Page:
Saturday 22nd July 2017,
XP4T Brave.Bold.Banter.

Day One Review: Elite Dangerous

I’ve spent the last few weeks with Elite: Dangerous (since Gamma 1.0 was released to us Kickstarters), and about four problem-free hours tonight, on launch day (and I’ll be coming back here periodically as time passes and the game grows). Probably about an hour of all of that time was spent just scrolling through the key bindings, and subsequently pressing keys on my keyboard that I rarely, if ever touch. Yes, after 30 years Elite is back, and it’s already eating my life.

Elite is one of the true jewels in gaming’s crown. It’s been ported from its original assembly language (assembled in the mighty BBC BASIC assembler), to more than 13 platforms, beginning life on the UK’s beloved Acorn Electron and BBC computers. The original version of the game was one of the very first to use wireframe graphics  to convey proper 3D, and also the first to offer truly open-ended, ‘sandbox’ gameplay. As such, it’s a simple matter to draw long lines back to Elite from modern classics such as the Elder Scrolls games, the GTA series, X, FreeSpace, Privateer, even the Wing Commander games and EVE Online. It also came bundled with The Dark Wheel, a novella-length book exploring the Elite universe, as well as a hefty manual, reference card and ship identification poster. In short, for the fledgling home computer user back in 1984, Elite represented the sort of total immersion in a game that we’re perhaps only now beginning to contemplate again with massive, 50 Gb+ titles like GTA V, or the possibilities of the Occulus Rift.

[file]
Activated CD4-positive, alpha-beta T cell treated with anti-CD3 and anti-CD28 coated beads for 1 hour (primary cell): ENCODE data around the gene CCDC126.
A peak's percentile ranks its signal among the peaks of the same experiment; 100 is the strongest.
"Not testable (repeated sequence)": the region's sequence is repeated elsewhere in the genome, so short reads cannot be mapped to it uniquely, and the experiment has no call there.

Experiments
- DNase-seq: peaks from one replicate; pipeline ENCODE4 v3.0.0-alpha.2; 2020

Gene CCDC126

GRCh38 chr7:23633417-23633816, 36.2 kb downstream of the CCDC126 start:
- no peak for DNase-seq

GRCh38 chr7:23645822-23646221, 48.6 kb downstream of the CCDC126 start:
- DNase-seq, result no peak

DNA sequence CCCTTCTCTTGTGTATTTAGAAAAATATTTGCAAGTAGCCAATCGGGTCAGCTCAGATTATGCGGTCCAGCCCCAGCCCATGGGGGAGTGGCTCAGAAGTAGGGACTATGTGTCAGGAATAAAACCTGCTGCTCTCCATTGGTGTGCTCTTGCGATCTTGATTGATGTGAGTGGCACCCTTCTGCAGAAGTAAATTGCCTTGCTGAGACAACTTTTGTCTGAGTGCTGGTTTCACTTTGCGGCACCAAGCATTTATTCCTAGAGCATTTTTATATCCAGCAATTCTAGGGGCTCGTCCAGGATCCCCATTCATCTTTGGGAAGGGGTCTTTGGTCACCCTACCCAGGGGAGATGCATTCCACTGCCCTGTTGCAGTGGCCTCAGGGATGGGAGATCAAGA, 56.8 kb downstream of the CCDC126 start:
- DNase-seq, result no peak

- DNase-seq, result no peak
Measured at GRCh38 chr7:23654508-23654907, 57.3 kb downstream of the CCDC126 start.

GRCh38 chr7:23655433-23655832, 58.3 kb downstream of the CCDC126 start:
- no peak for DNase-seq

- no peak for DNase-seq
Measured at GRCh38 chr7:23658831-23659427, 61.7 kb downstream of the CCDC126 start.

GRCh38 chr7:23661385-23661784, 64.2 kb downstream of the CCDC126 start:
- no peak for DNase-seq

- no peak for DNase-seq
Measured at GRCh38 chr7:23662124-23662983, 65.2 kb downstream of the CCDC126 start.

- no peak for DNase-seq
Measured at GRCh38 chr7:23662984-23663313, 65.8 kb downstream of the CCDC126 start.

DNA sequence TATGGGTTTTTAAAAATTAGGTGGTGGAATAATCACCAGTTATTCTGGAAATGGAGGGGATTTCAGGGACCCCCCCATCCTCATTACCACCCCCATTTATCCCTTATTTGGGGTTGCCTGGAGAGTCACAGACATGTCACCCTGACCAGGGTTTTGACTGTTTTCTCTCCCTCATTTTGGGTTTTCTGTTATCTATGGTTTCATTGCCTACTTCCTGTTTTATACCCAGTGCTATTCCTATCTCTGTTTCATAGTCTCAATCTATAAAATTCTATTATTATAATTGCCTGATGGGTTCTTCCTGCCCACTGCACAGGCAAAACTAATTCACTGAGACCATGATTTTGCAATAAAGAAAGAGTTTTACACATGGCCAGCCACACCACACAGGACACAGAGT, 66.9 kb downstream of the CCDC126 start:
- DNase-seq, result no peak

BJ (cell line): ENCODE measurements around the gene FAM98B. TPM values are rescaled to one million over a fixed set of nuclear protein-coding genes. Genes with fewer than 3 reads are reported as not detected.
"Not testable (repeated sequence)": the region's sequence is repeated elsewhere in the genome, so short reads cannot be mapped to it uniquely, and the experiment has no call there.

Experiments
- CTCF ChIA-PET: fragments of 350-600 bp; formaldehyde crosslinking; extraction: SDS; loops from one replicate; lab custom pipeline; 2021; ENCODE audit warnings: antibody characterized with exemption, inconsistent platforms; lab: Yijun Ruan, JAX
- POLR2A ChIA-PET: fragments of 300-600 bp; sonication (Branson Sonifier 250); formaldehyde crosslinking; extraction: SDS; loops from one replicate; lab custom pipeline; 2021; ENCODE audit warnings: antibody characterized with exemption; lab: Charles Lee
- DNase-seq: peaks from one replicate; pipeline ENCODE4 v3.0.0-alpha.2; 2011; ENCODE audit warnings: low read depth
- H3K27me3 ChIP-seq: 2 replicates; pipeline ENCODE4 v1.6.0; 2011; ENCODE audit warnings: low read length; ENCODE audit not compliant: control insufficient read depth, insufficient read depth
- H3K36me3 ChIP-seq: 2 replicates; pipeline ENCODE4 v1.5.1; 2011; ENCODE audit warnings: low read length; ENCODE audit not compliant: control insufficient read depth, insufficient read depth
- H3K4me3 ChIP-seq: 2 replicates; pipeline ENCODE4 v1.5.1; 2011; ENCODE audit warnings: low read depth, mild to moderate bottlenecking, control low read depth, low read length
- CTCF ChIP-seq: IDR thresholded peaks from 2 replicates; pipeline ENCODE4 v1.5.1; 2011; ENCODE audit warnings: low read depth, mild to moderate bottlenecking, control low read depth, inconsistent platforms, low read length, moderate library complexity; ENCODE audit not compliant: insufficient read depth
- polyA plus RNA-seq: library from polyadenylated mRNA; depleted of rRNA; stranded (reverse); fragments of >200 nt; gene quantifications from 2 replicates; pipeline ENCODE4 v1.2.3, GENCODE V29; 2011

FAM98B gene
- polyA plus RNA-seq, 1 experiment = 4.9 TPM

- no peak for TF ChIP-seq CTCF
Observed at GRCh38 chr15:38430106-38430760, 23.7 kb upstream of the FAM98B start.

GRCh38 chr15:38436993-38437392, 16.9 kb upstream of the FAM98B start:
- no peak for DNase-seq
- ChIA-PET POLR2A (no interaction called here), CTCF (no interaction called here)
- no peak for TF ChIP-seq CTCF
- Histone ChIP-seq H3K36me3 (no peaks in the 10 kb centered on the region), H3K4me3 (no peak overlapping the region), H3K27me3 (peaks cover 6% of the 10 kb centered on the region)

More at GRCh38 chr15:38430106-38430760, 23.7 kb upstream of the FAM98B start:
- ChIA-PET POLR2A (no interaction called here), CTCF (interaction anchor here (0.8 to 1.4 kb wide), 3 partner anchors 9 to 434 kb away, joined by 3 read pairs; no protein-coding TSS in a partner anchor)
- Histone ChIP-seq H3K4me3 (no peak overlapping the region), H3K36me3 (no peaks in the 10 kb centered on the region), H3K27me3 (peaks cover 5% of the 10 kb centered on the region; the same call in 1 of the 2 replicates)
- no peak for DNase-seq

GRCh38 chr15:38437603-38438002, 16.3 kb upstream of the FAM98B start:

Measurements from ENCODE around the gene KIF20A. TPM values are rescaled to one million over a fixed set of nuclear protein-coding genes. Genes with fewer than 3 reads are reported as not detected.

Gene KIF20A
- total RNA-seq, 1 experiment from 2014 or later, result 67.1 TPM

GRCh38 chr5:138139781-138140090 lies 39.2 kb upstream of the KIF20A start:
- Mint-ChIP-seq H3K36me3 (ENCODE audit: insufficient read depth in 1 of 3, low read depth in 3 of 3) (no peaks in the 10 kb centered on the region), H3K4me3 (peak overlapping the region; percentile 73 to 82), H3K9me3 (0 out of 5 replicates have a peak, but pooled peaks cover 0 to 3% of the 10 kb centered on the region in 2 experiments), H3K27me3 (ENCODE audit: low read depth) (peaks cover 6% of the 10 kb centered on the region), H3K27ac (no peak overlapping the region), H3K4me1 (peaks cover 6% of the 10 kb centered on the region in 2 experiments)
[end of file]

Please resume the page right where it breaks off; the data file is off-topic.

Of course, there have been a couple of official sequels, but it’s been a nail-biting 19 years since the last one, 1995’s Frontier First Encounters, since when we’ve only been able to dream about returning to the stars. Finally, 2012 saw the actual, real, official, oh-my-God-it’s-true announcement of Elite Dangerous, a project which was Kickstarted in record time and has now – finally! – arrived, two years later.

elite d 2

The cosmic wardrobe to the galactic Narnia…

As you can see, it’s changed a bit. The game, now online-only (but with opt-in multiplayer), launches through an MMORPG-style launcher which presents current game news and keeps the whole thing up to date. And much like its ancient predecessor, there’s a stripped-back elegance to its shades of black-and-yellow menu screens that immediately creates the impression of a living universe. In much the same way that Ridley Scott lavished vast attention on all the little background details of the original Alien film to create arguably still the most believable on-screen sci-fi universe to-date (now repackaged and fetishized in the excellent Alien: Isolation), David Braben and co. have paid attention to every last pixel in the game, with nothing deemed inconsequential or unimportant. The whole thing smacks of quality, and that’s before you’ve even set your options or explored the tutorials menu, let alone ventured out in-game.